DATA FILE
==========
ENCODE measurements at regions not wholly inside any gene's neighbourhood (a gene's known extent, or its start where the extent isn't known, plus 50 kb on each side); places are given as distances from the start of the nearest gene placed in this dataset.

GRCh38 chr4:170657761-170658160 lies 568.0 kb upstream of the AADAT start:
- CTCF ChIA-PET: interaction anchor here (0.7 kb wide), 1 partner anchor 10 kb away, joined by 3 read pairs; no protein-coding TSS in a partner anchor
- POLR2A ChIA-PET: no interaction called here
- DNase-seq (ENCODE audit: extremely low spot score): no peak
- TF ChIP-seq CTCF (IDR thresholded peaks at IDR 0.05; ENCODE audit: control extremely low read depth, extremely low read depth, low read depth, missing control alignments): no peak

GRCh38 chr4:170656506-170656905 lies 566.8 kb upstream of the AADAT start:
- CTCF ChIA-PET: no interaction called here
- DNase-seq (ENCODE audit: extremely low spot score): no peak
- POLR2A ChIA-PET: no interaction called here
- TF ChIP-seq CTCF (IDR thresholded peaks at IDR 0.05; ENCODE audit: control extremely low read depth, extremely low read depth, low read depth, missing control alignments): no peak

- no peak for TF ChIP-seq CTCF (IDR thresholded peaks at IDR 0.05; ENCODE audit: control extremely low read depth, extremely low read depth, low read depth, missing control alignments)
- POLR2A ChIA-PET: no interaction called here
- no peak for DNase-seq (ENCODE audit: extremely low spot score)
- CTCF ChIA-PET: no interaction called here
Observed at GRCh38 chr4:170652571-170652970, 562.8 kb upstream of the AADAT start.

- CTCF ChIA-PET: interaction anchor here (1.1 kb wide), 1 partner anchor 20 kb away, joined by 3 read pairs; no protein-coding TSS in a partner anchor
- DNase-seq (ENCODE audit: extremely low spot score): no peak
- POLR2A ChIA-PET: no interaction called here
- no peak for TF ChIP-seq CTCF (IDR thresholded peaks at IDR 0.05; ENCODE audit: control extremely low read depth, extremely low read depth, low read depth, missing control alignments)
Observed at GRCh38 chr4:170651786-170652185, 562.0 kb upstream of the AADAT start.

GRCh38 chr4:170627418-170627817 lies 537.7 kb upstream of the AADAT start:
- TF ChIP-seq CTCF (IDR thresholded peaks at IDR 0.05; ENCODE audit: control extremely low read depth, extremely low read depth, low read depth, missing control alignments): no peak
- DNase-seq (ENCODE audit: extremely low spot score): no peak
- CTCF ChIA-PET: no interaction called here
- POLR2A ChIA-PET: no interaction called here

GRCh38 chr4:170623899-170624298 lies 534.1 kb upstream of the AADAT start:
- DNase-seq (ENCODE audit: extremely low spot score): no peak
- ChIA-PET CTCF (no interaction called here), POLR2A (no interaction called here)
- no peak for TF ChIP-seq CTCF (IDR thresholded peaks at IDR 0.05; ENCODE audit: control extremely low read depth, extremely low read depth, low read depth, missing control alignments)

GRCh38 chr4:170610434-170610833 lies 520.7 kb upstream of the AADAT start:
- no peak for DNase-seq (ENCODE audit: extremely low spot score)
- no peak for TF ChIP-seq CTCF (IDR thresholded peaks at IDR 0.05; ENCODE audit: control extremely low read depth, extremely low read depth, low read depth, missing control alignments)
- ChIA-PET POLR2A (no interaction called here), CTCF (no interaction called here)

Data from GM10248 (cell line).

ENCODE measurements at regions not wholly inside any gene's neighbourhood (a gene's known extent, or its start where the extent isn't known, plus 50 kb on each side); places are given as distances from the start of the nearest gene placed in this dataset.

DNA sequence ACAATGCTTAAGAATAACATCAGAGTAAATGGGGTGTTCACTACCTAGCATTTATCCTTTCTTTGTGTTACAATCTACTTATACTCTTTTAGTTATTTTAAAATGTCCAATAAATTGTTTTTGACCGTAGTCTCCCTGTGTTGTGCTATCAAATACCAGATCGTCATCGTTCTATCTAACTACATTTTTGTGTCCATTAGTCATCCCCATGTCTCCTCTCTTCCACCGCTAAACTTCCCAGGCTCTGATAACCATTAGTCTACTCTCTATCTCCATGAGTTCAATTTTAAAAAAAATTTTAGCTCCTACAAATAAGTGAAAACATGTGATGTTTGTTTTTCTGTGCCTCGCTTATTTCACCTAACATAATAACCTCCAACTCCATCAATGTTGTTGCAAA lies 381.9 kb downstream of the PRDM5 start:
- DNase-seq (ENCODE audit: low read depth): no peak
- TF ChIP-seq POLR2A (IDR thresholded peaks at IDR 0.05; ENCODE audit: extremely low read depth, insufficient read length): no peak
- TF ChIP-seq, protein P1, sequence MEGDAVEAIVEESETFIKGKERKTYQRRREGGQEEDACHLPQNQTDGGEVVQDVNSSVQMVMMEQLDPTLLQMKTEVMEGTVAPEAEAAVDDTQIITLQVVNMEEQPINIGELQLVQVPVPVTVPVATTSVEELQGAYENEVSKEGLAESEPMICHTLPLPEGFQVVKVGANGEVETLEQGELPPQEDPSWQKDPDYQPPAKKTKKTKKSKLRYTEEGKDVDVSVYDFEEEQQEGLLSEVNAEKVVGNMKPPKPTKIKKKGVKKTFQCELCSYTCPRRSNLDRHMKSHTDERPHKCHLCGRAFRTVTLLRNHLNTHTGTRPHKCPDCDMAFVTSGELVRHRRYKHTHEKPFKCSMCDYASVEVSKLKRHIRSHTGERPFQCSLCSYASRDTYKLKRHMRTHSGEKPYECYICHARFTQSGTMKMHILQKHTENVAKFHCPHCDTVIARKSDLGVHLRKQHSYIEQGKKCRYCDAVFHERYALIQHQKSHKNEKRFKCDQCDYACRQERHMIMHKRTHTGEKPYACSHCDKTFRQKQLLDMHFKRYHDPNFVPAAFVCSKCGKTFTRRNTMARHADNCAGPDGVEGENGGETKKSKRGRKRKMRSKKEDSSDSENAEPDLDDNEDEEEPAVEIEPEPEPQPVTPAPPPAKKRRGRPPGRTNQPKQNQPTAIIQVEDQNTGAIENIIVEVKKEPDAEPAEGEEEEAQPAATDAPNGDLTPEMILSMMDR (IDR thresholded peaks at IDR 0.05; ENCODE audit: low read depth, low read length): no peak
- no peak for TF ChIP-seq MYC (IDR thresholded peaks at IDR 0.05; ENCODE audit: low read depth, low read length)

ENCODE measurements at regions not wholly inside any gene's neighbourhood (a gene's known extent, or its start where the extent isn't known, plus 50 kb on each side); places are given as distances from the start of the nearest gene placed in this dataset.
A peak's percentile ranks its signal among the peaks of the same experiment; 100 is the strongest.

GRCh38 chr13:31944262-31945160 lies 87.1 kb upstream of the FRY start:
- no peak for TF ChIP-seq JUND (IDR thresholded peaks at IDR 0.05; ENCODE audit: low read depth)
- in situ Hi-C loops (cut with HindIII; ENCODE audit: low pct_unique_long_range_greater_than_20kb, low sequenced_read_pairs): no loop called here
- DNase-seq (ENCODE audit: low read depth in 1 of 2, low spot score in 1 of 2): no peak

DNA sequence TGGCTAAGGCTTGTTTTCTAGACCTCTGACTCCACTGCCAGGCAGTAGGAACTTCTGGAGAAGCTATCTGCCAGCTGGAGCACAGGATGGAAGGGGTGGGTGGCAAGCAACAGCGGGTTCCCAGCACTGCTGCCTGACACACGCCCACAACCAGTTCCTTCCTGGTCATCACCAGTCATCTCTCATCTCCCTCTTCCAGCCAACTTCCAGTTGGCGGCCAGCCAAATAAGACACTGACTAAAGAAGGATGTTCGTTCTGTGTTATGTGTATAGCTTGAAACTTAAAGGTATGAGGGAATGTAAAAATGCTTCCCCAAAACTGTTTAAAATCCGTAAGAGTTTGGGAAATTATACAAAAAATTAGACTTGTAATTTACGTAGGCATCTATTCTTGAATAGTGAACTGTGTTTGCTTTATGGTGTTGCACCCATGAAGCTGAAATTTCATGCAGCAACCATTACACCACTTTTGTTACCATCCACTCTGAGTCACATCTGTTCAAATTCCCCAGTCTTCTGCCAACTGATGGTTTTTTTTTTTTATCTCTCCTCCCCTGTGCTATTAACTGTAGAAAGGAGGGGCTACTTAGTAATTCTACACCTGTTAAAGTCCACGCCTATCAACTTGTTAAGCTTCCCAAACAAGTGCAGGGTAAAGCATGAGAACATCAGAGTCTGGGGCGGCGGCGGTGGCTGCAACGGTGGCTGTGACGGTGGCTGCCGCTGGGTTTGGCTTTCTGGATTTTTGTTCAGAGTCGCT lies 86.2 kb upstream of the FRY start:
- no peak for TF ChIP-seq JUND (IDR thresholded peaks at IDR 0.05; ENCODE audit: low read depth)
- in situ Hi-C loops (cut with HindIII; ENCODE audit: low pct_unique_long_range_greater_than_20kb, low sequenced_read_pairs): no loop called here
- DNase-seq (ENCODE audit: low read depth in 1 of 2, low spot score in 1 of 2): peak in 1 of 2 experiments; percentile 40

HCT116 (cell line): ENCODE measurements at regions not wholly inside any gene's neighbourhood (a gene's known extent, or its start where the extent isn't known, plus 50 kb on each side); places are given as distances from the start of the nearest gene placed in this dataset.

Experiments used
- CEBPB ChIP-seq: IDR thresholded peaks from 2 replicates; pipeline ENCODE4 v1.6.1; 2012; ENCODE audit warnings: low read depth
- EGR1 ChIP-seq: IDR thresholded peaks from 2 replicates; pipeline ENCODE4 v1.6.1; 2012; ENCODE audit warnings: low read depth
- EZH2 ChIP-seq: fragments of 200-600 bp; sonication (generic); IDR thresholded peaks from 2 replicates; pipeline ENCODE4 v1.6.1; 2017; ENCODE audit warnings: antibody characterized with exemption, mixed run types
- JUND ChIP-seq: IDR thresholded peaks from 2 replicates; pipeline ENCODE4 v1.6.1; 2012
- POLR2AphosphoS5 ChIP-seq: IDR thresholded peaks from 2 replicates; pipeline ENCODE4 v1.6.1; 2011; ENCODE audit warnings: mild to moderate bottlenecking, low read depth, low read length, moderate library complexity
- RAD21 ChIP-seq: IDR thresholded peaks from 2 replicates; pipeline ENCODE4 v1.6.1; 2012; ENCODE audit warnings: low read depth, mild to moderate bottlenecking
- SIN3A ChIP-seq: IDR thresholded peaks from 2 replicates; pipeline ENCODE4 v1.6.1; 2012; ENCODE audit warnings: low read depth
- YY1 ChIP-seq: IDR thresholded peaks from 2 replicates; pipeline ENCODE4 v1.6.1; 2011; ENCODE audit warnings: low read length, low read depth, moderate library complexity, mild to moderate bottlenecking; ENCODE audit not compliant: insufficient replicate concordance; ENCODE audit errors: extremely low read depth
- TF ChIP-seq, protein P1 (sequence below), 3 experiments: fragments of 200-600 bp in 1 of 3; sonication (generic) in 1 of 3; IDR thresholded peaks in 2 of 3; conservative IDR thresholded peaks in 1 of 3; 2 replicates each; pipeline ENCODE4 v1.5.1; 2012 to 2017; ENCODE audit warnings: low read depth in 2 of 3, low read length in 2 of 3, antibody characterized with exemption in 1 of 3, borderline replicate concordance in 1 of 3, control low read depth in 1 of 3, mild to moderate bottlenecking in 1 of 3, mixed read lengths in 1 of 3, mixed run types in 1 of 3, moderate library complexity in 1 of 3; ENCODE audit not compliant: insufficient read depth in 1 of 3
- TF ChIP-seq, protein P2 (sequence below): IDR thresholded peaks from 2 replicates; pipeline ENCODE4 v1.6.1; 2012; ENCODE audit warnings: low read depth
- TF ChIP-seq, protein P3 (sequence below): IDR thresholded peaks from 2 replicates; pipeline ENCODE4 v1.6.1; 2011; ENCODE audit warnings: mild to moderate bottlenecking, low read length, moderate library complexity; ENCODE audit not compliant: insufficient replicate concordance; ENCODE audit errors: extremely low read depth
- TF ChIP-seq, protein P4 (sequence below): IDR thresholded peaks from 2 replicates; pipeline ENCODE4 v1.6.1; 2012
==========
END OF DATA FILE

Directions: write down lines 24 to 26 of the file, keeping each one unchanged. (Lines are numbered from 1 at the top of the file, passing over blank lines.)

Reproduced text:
- DNase-seq (ENCODE audit: extremely low spot score): no peak
- CTCF ChIA-PET: no interaction called here
- POLR2A ChIA-PET: no interaction called here